• Map of characters [233 kb, ver 2.9] is similar to the "Character Map" program that comes with Windows, except that the Microsoft version displays fonts so tiny that they're hard to make out. "Map of characters" displays them large. This is helpful if you're inserting characters from a nonalphabetical font, such as symbols or wingdings.

## Graphics

How can you make screenshot graphics like the ones I've got on this web page? Arrange the screen the way you want it.. Then click on the "Print Screen" key which is near the top of your keyboard. Then open a graphics editor like Irfan View or Wscanner, and use the "Paste" command; the picture of the screen will appear in the editor. Use the "Crop" command to cut the picture down to the size you want. Use the color depth commands to reduce the number of colors to 256 (or 16, if that doesn't look bad), so that the pictures won't take forever to load when someone views your web page. Finally, convert to a GIF file, since that is the format recognized most readily by web browsers. (JPG is more suitable for pictures with more colors -- e.g., photographs.)

There are dozens of free graphics editors and viewers available on the internet. Following are a few that caught my eye:

• Euklides [1.51 mb, ver. 2.02] Later versions are shareware, but version 2.02 is free and is adequate for many purposes. Interactive geometry, which means that you can move a point and all the lines connected to it will adjust themselves. See illustration of cycloids at right.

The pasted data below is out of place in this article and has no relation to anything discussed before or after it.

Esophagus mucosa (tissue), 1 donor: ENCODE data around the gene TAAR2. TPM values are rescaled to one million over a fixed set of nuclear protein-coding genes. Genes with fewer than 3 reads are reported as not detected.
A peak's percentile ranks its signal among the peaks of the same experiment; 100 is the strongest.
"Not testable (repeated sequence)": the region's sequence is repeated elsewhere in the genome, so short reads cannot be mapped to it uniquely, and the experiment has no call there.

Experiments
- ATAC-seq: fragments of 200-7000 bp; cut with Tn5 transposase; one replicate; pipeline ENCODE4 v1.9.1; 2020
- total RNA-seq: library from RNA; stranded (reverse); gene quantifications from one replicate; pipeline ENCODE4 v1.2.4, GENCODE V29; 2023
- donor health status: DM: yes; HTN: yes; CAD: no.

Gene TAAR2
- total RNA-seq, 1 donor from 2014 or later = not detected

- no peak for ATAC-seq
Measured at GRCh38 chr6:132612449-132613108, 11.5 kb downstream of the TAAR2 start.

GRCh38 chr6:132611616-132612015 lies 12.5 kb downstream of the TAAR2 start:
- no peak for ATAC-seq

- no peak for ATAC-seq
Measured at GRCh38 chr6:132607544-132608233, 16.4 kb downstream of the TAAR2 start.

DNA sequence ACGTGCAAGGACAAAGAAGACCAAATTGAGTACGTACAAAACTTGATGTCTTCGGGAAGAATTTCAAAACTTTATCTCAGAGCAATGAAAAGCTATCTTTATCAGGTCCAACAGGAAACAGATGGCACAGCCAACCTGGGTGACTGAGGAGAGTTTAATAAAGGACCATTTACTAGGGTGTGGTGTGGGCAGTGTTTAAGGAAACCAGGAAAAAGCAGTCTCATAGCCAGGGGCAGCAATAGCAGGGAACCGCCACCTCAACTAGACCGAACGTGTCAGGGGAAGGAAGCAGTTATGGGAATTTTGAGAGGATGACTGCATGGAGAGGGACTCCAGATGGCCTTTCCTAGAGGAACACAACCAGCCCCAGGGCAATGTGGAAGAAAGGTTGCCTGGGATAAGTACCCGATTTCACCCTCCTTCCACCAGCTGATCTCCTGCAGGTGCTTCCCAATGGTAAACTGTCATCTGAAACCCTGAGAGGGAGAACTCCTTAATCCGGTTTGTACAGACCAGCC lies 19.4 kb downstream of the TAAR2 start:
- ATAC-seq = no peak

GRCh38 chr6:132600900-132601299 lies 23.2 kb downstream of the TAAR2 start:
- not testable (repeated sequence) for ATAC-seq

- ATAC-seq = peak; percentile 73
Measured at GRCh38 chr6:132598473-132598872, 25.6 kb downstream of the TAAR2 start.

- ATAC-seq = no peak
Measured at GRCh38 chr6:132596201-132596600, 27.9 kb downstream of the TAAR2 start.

• ColorEditor [275 kb, ver. 2.3] Color Editor can change a particular color in a bitmap to another color when there are a lot of seperated regions of the color, which would take a long time to change by filling each one. It can also change colors that are not exactly the same by adjusting the tolerance.

• Irfan View [6.79 mb, ver. 4.20], by Irfan Skiljan -- This program has only a few editing capabilities, but it is very handy as a viewer and converter. It supports a very wide range of file formats. For instance, I can turn a 32x32 BMP file from Windows Paint into an ICO file for an icon for my desktop; or I can turn a BMP into a PNG or JPG that I can use in a Latex file output to PDF format. Irfanview can be used as a filebrowser, running through all the files in a directory. Note: install the main program before installing the plugins.

• Image Magick (not included on our CD) is like a sort of Advanced Irfanview for Experts. It has a few more capabilities, but it does not have a GUI front end -- it is a collection of command-line utilities. For instance, to convert a gif file named "mygraph.gif" into a new eps file named, for instance, "usegraph.eps", use the command "convert mygraph.gif usegraph.eps".

• Spectroscope (204 kb, ver 1.45) and Colour To HTML (952kb, ver 5.2) -- These are colorbrowsers -- i.e., tools for selecting colors. Sometimes useful in designing graphics for a web page. These two both include an  eyedropper tool, which enables you to determine the color of any pixel on your screen.